The Chinese leadership situation just became even more convoluted, as the official responsible for internal security, Zhou Yongkang, has been forced to relinquish his responsibilities. While it is impossible to be sure, one possibility is that a formal removal from office may be in the offing.
Zhou, responsible for China’s courts, police, and espionage and internal security apparatus, has been linked to fallen leader Bo Xilai. Bo’s own fall was apparently precipitated when his police chief, Wang Lijun, appeared at the U.S. consulate in Chengdu, reportedly with information about Bo’s link to corruption.
Zhou’s fate may also be linked to the recent incident involving the blind activist Chen Guangcheng. Chen escaped from house arrest and traveled hundreds of miles from his home to the U.S. embassy. In so doing, he apparently outwitted and avoided local and national security agents—who would have been part of Zhou’s area of responsibility.
Zhou’s fall complicates the ongoing leadership transition. Bo’s fall opened up a seat on the Politburo, the 24-member group that oversees the Chinese Communist Party—and is really in charge of China. In the ongoing struggle between the “princeling” faction (the children of senior Party members) and the self-made bureaucrats, a suddenly vacated seat would be the focus of desperate efforts to gain advantage. If Zhou were to also be removed, it would open yet another seat, this time among the nine members of the Politburo who truly matter: the Politburo Standing Committee (PSC).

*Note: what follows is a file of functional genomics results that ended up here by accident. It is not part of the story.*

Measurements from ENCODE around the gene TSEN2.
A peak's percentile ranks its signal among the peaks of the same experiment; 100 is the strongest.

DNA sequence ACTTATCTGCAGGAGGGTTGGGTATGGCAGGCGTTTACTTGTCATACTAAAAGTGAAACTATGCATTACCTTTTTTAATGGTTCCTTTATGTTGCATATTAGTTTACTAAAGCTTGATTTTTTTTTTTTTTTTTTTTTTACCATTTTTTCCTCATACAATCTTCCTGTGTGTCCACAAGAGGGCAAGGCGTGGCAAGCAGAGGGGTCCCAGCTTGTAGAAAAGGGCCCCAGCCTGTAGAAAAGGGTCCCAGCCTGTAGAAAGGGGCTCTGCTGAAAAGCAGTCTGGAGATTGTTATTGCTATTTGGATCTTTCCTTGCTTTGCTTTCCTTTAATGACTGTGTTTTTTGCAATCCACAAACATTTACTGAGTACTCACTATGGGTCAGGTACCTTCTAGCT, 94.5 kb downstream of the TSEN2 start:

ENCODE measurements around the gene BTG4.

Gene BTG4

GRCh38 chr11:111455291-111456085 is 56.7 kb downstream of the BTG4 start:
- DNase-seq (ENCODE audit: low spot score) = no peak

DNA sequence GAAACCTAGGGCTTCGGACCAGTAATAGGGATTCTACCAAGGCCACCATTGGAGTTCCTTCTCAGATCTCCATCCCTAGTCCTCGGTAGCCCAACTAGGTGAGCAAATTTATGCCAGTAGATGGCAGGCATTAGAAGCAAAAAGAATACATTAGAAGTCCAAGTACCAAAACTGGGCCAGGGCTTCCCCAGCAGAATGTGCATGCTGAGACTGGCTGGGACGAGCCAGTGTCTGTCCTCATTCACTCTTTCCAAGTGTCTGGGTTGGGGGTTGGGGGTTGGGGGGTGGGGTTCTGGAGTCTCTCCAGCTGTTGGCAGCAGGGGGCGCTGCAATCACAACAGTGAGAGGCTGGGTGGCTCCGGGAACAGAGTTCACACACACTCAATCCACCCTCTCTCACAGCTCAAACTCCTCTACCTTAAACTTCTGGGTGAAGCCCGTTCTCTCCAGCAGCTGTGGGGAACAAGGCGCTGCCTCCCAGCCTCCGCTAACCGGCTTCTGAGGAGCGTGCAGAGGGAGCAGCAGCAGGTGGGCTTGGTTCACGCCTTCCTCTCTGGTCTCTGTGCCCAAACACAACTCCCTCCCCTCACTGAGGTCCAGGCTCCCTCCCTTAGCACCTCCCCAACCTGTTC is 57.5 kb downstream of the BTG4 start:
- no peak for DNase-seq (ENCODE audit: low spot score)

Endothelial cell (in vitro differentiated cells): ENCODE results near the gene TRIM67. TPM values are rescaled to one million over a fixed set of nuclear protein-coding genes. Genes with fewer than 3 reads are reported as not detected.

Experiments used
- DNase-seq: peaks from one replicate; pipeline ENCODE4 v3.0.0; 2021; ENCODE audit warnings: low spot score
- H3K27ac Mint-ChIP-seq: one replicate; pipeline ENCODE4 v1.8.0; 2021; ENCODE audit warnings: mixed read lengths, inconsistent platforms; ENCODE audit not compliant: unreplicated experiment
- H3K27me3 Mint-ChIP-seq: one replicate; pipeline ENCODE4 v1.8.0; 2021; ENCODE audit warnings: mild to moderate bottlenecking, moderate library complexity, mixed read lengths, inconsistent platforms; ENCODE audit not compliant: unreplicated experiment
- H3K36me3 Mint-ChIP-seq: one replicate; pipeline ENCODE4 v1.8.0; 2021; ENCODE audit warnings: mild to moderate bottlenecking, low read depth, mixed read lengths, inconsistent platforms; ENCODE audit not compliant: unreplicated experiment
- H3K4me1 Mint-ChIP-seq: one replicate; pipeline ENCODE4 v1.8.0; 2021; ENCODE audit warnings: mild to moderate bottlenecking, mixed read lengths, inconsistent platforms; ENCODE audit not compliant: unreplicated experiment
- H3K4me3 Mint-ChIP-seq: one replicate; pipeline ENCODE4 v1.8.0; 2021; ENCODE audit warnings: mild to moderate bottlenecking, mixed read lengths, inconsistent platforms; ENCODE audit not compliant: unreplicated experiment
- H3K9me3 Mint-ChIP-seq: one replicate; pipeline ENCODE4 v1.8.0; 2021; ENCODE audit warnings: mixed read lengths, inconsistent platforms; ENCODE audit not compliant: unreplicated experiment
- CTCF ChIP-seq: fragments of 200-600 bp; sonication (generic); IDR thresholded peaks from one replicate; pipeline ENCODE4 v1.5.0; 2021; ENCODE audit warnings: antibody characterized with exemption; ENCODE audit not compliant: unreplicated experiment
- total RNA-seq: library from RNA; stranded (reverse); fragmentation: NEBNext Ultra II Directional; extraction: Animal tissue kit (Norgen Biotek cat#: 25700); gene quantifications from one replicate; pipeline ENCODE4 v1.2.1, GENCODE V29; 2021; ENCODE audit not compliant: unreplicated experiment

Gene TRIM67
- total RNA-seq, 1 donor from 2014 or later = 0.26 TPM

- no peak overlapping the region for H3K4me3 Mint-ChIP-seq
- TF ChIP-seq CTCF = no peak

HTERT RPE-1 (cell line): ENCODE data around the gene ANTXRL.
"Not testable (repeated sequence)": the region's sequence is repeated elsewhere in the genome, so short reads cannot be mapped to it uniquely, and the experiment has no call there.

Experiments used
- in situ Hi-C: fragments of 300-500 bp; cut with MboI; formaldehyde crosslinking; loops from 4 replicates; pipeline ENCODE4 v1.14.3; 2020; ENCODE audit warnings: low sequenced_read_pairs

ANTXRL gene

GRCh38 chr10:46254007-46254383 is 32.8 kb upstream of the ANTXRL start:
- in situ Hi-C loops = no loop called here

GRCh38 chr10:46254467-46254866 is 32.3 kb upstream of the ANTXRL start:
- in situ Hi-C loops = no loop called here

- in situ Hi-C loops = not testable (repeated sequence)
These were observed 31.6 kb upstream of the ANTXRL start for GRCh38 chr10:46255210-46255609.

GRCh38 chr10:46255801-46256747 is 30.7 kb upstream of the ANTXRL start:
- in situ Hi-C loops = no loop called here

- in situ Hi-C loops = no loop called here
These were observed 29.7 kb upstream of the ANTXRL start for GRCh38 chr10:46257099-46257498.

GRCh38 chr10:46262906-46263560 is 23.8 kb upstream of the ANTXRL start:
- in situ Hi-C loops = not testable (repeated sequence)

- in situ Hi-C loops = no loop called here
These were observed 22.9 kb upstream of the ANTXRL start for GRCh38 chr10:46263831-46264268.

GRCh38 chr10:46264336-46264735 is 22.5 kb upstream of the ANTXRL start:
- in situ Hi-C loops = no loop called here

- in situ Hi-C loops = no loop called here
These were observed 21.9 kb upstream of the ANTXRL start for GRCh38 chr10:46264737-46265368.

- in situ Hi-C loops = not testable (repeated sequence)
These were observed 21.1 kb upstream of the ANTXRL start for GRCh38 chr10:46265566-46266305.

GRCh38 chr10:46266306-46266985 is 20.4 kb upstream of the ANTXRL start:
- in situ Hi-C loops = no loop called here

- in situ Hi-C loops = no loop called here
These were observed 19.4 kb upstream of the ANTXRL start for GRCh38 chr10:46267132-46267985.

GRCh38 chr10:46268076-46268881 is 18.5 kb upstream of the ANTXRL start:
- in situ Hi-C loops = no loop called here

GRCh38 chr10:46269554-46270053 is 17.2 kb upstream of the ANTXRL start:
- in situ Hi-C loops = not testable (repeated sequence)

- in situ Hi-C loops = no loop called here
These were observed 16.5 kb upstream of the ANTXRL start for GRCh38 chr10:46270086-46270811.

What makes this likely even more complicated is that Zhou would know where all the bodies are buried in China (perhaps literally). Replacing him now—months before the Party Congress this fall when the new leadership would be formally announced—would give his successor enormous advantages, not least of which would be access to both the files on the senior leadership and the surveillance apparatus that comes from controlling the internal security forces. Moreover, it would presumably entail a position on the PSC. So replacing Zhou is likely to entail a major struggle.
All of which suggests that the ongoing leadership transition in Beijing is fraught with more uncertainty than has been seen since 1989. Ongoing tensions with other neighbors (e.g., with the Philippines) and American elections diverting U.S. attention suggests that Asia is in for “interesting times.”